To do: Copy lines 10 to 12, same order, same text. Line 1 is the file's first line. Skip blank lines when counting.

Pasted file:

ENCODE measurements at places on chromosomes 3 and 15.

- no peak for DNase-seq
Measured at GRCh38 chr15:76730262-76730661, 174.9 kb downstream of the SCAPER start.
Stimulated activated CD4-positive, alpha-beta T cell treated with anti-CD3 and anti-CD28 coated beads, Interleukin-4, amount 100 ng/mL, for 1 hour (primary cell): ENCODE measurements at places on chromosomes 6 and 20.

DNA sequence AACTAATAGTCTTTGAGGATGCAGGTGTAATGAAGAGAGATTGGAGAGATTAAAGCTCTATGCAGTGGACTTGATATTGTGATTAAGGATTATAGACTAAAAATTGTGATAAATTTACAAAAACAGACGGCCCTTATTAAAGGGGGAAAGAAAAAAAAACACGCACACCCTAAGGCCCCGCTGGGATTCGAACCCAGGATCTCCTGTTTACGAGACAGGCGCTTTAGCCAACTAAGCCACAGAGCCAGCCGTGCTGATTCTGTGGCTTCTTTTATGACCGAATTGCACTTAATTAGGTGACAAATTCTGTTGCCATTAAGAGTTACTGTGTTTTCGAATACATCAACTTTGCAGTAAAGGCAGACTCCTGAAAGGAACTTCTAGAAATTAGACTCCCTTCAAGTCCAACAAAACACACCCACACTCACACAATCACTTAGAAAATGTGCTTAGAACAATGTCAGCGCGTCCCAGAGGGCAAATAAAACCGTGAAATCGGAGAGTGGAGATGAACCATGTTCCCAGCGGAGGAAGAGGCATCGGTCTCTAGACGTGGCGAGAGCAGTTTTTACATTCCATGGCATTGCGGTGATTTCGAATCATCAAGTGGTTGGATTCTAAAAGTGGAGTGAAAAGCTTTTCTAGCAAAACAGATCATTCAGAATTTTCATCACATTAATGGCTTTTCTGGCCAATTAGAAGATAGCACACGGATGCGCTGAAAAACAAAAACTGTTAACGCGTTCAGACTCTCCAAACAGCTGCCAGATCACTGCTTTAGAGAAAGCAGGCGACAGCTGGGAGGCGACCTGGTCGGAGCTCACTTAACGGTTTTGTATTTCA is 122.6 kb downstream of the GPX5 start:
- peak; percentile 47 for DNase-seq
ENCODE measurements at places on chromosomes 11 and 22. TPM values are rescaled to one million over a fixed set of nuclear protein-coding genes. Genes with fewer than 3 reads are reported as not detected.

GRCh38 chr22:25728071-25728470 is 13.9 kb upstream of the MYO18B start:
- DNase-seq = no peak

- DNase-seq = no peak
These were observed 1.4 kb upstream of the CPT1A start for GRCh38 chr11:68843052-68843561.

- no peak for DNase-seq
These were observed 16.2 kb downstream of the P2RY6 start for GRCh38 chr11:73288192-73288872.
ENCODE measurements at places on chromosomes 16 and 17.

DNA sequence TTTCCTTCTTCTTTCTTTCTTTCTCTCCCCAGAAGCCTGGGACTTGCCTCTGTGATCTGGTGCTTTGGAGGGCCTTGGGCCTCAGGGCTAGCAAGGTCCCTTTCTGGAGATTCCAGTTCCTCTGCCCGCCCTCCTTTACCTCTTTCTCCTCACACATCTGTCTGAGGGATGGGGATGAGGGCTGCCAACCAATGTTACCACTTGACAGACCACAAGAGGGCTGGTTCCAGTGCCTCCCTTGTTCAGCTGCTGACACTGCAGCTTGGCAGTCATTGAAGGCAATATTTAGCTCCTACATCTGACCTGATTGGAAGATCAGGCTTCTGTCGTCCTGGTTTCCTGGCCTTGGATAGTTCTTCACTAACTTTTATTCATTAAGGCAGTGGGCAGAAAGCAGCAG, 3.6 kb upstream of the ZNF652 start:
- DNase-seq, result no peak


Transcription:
- DNase-seq = no peak
These were observed 1.4 kb upstream of the CPT1A start for GRCh38 chr11:68843052-68843561.

- no peak for DNase-seq